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Book on Functional Calculus

  • Calculus
  • Thread starter Gaussian97
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  • #1
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Main Question or Discussion Point

Hi, I'm looking for a book that explains more deeply (and a little bit more formal) the functional calculus than the typical introductions that I find in QFT books (like Peskin or Hatfield). Is there any good book for physicists to learn the mathematics behind functional calculus?

Thanks
 

Answers and Replies

  • #2
MathematicalPhysicist
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How about Dewitt's Functional Integration.

I must confess that I haven't read this book yet, but looks like a good place to start.
 
  • #3
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Ok, thanks, although it's not quite what I was looking for, I'm more interested in a book that starts without assuming any functional knowledge and starts constructing what a functional is, it's derivatives, functional equations etc...
 
  • #4
MathematicalPhysicist
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So perhaps you need a book in Calculus of Variations?

I prefer rigorous maths (when possible), so my recommendations will be as such.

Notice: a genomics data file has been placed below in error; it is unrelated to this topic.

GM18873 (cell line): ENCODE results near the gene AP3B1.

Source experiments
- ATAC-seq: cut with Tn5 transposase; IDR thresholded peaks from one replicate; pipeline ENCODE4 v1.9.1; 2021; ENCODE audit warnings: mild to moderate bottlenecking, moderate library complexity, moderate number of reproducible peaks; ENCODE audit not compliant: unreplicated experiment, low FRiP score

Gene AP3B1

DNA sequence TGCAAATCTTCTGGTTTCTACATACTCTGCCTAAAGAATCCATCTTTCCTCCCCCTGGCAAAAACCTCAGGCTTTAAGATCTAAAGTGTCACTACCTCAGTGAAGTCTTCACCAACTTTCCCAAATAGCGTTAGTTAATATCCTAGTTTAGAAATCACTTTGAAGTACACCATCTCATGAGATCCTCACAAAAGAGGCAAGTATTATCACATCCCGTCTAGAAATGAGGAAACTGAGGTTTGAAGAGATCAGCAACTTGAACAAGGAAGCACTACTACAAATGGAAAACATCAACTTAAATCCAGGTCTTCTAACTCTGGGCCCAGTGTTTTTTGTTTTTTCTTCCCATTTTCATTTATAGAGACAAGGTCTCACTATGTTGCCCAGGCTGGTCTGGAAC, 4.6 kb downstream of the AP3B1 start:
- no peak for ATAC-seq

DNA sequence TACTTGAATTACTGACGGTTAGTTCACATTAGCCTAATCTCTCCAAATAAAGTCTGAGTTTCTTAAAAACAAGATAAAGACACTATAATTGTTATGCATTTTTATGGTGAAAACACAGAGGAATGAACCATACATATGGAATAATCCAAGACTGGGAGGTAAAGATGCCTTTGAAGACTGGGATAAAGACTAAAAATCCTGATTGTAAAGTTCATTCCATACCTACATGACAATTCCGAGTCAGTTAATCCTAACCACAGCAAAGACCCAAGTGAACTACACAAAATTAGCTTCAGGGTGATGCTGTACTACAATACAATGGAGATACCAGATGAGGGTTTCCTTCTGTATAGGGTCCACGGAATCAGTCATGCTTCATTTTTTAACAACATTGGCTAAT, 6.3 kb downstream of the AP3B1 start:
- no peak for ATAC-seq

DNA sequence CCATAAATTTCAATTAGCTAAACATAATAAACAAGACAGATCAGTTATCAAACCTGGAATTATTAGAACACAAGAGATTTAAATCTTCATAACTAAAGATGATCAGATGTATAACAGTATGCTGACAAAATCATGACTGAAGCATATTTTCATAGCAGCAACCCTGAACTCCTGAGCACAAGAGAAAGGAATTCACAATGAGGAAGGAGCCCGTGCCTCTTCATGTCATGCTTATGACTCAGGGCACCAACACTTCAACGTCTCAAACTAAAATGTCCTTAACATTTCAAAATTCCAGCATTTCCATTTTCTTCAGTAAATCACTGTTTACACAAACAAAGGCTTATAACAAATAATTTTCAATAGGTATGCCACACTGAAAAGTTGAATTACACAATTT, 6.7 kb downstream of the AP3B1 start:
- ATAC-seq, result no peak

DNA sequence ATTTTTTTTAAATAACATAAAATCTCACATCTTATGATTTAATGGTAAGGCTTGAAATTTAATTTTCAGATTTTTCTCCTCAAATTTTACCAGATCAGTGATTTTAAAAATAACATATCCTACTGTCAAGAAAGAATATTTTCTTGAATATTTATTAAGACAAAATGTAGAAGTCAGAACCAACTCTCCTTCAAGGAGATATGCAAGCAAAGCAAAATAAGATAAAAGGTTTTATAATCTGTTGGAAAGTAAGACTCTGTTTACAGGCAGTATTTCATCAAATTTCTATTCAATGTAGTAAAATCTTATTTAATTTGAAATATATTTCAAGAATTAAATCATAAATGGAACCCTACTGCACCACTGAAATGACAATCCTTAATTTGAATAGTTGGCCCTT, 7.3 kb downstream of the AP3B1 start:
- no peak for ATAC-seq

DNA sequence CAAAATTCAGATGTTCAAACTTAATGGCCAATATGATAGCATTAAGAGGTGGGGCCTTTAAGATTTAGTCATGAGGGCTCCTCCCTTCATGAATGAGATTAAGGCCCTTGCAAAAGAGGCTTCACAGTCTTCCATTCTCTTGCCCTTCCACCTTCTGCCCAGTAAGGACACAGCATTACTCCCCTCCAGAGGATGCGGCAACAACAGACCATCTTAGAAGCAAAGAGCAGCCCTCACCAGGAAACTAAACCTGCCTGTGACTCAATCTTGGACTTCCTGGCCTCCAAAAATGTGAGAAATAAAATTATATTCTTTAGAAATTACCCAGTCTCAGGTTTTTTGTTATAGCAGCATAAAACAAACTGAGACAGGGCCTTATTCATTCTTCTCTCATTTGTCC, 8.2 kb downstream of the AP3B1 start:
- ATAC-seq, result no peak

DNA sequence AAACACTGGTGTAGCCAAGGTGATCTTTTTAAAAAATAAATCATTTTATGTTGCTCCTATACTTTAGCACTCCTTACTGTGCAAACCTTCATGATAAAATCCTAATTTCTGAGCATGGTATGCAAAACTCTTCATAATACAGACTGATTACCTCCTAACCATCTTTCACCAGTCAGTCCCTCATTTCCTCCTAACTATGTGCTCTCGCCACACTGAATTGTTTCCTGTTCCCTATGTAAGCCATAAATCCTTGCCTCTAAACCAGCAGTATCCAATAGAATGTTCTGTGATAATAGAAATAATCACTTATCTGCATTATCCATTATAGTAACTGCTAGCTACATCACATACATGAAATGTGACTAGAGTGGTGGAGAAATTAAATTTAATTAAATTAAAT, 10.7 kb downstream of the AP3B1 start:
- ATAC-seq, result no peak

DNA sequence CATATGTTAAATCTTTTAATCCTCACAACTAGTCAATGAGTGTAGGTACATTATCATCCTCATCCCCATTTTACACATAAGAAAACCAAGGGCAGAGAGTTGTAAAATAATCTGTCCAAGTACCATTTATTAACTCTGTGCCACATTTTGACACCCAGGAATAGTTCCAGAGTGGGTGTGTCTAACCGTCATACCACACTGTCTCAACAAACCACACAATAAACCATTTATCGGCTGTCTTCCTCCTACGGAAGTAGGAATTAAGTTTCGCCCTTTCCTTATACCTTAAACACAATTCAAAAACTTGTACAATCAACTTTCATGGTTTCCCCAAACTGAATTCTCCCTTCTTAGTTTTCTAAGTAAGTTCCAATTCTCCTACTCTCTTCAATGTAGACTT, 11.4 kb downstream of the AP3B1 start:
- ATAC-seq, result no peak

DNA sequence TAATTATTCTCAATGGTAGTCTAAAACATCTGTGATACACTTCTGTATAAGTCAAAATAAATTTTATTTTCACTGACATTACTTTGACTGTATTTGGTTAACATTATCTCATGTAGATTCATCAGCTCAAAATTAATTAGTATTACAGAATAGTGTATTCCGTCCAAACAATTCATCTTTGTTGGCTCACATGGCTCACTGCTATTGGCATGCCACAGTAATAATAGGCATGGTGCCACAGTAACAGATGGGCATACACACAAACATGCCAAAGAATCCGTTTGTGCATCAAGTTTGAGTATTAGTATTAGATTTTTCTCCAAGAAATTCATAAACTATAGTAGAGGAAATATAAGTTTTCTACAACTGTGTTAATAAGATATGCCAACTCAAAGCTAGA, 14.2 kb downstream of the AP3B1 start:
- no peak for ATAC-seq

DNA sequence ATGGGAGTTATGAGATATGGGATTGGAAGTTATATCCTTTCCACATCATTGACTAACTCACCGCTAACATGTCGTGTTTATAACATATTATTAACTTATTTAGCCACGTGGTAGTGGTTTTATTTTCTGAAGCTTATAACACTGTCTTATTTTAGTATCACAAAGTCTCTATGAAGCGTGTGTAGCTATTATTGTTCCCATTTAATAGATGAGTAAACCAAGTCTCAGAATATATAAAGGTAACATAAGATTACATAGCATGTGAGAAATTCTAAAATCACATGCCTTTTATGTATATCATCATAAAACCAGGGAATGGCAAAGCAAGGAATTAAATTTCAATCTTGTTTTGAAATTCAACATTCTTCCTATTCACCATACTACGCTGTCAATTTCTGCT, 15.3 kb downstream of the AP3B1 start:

• #5
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Yes, if the topic is discussed in those books. I also like mathematical rigour, although I'm not a mathematician and I usually look for a trade-off between rigour and not have to read 20 books before to understand the first statement :D.
 
  • #6
MathematicalPhysicist
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Yes, if the topic is discussed in those books. I also like mathematical rigour, although I'm not a mathematician and I usually look for a trade-off between rigour and not have to read 20 books before to understand the first statement :D.
Well if the topic is so advanced then perhaps those 20 books are in order... :oldbiggrin:

Anyway, a good place to start is An Introduction to Variational Calculus by Bernard Darcogona (google will correct my spelling). I read through chapters 1-4 didn't finish it though.

Mind you, that you need to know before that Hilbert spaces and intro to Functional Analysis.

You know all those spaces of ##L^p## etc.
 
  • #7
vanhees71
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The classic still is Hilbert and Courant vol. I (not the modenized single-volume rewriting of it, which destroys the charm of the original at least somewhat).
 
  • #8
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The classic still is Hilbert and Courant vol. I (not the modenized single-volume rewriting of it, which destroys the charm of the original at least somewhat).
yes, also that book I never finished reading.
 
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